IE suggested a three-way funding of such a system :  the Indian Railways and the federal government; active participation by the state government which is the beneficiary of such an infrastructure;  more importantly, by the beneficiary industries along the route. It will be through public-private participation, involving the Central and state governments and also a large number of private industries. Such an arrangement can help construct the system in quick time and also ensure accountability by all the three owners. The estimated cost of such a system at that point of time was around Rs 20,000 crore. This could be met, a fourth by way of equity capital of Rs 5000 crore and the balance through long-term loans.

Such a system can help develop commuter traffic in an orderly and efficient manner and provide the commuters the fastest and safest mode of reaching their places of work. This, of course, calls for major policy changes : of separating such a system from the Indian Railway network and forming it as a part of larger metro transportation network as also integrating the rail and bus transportation modes.

 

A solution for future decades...

The teeming population, growing by the day and the poor road infrastructure with severe problems of land acquisition and costs, are major deterrents for such expansion. This alternative calls for large resources. But then it will be a solution for future decades. Such an experimental project can be extended to other parts of the metro and in course of a decade or so, it should be possible to provide easy commuting from one end, at Mogappair in the west to Siruseri in the south.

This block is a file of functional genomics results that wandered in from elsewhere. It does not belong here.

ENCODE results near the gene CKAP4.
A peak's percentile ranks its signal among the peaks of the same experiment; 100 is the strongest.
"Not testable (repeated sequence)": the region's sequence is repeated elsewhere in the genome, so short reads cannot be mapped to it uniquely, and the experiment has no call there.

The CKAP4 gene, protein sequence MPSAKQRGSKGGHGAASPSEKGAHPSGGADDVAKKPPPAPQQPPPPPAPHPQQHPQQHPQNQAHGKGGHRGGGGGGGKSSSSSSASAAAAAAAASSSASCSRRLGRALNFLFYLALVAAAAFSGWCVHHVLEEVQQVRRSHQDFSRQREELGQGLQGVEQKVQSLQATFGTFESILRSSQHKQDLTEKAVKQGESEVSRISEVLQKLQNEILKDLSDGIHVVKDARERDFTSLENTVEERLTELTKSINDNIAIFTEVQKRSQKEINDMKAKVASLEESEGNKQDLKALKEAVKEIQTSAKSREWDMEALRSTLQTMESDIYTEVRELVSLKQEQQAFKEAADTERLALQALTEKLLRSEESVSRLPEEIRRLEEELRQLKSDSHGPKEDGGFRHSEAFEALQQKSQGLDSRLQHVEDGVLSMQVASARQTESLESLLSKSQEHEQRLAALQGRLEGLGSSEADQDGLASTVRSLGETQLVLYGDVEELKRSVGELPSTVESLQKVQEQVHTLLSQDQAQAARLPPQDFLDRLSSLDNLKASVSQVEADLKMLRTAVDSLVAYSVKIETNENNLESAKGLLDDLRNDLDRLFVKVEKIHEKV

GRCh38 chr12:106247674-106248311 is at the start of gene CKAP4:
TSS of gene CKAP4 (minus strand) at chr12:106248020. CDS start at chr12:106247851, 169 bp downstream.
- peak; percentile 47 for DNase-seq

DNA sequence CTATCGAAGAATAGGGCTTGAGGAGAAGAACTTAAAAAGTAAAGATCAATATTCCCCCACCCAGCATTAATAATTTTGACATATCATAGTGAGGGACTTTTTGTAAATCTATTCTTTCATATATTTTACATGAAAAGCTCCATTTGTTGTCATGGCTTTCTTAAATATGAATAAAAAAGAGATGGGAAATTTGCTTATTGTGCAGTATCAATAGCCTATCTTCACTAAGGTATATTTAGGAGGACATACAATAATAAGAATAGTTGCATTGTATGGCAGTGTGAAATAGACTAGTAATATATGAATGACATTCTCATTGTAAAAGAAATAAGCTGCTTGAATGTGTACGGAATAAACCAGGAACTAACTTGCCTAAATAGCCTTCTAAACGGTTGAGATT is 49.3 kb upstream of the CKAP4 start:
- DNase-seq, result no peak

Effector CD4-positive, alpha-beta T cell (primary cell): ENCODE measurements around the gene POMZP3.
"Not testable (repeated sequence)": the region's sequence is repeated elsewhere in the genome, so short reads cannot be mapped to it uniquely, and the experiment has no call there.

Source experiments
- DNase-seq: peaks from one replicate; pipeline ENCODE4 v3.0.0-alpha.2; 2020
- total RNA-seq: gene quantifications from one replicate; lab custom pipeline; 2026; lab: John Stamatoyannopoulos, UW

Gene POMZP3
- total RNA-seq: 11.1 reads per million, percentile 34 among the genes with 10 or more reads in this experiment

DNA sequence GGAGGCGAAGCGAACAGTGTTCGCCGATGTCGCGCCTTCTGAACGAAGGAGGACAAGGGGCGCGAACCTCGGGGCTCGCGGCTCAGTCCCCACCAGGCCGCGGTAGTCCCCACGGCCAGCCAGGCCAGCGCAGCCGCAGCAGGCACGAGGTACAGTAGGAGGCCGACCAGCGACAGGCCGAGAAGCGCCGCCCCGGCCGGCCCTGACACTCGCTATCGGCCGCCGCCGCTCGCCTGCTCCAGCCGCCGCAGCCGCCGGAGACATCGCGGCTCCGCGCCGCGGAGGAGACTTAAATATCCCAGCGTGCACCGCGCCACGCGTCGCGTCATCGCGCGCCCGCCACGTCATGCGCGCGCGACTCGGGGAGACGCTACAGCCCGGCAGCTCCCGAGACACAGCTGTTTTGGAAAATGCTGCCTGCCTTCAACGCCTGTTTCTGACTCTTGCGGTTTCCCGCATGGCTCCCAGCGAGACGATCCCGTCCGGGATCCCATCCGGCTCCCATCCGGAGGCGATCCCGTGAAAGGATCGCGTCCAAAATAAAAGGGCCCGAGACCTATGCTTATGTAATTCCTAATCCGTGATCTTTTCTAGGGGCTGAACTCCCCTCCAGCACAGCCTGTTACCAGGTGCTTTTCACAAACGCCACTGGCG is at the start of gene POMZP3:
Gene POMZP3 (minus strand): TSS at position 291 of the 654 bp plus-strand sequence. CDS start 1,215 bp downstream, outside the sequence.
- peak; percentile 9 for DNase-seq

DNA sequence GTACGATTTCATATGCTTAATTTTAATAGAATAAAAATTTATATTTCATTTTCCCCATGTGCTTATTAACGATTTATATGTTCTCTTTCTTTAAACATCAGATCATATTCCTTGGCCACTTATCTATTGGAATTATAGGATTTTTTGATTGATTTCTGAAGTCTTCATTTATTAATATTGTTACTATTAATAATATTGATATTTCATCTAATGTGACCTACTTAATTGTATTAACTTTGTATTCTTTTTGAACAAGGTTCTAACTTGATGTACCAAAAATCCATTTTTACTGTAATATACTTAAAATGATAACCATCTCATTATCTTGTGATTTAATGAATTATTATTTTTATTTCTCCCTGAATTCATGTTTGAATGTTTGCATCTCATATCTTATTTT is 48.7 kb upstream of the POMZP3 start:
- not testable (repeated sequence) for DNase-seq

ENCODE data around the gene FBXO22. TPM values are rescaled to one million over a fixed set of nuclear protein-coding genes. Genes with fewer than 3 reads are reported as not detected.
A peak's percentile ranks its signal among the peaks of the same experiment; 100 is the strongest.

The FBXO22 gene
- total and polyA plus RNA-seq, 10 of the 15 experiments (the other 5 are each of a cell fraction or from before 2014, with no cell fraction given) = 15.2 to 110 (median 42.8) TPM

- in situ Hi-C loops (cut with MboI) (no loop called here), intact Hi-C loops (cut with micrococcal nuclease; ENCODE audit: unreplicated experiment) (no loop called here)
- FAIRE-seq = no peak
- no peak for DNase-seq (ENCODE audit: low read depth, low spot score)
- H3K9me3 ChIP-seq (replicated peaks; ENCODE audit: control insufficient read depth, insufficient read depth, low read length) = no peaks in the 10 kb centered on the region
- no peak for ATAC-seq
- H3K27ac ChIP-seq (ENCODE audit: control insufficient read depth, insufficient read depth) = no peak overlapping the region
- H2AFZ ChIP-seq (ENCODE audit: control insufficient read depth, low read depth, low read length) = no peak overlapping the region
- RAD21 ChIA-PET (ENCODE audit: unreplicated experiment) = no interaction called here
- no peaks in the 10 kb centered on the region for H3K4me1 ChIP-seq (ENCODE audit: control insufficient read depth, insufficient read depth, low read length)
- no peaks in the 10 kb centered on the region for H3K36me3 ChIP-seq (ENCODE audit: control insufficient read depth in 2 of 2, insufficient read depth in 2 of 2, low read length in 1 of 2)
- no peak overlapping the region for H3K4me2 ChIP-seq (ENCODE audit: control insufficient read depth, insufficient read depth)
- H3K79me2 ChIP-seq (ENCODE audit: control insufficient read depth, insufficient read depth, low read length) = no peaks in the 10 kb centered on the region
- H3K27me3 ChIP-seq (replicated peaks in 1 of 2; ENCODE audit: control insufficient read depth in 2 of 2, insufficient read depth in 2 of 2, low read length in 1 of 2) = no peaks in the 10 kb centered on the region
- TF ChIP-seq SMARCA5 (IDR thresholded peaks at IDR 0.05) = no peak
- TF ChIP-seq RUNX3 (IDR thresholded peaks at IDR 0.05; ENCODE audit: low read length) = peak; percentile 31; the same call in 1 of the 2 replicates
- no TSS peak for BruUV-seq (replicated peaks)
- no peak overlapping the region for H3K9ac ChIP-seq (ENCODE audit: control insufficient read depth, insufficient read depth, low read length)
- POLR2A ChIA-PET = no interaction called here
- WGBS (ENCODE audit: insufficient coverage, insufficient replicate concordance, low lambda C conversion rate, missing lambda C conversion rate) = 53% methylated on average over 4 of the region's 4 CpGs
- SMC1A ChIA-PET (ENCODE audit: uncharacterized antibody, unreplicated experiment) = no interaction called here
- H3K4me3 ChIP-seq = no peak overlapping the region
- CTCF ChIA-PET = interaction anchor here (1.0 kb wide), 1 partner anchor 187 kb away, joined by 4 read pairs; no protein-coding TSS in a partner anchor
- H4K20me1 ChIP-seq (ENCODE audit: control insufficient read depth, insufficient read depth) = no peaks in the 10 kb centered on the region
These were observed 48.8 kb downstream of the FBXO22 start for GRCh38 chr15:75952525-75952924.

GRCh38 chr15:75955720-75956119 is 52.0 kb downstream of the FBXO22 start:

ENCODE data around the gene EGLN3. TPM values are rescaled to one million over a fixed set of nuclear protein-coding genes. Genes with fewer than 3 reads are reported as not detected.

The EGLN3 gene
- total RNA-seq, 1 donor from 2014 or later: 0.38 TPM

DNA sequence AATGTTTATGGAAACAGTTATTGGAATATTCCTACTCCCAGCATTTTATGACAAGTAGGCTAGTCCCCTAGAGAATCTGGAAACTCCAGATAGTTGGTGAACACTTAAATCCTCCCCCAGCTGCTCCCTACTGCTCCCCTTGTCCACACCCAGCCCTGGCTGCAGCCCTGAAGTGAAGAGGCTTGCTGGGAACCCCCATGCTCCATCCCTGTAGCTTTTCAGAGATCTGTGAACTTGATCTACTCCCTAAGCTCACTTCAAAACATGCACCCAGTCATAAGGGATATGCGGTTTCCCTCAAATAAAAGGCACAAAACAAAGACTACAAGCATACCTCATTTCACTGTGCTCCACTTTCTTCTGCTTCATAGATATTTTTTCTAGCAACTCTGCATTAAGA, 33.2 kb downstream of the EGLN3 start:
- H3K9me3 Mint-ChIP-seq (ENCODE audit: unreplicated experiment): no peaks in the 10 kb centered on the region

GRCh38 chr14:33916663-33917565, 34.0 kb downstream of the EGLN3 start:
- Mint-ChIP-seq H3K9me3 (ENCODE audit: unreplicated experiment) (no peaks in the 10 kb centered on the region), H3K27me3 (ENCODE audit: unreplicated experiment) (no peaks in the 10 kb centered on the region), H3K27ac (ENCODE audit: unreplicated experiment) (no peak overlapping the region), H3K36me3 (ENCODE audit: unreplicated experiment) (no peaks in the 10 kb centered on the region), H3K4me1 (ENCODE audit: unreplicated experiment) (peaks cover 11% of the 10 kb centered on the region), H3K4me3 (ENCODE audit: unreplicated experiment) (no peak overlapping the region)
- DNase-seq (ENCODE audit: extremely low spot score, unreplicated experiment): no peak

This will call for a drastic re-orientation of the Central-state involvement in developing infrastructure over the longer term.

 

Power of the auto lobby...

The US model based on the automobile is not workable in India.  The reasons are not difficult to comprehend:

•    Low per capita income

•    High prices of automobiles

•    Poor and crowded roads

•    High costs of land that comes in the way of providing parking space for vehicles.

•    The difficulty of expanding the existing road systems

The alternative is to focus on Mass Rapid Transport System funded largely by the government. The limited availability of land space in metros and large cities, their ballooning costs and the large and continuous influx of population from rural areas into the cities, leading to massive urbanisation; all call for planning such infrastructure to serve the needs of the long term. This is what China has done.

State governments like Tamil Nadu overtly concerned with welfare, have led to the grievous neglect of development of infrastructure. In Tamil Nadu’s budget, almost the entire revenue stream is accounted for by salaries and pensions paid to government employees, servicing of debt and the various welfare schemes and freebies and heavy subsidies on food, electricity and a host of other items. Thus, there is little surplus available for infrastructure development. This will call for consensus among the political parties to limit the amount of monies that can be offered as subsidies, a limit on government expenditure on salaries, pensions… and also to put a strong limit on public debt. These call for agreement among all political parties.

The strong automobile lobby has been responsible for this huge over-concentration on road transport sector to the neglect of the railways. The latter alone is capable of catering to mass transit needs at an affordable cost.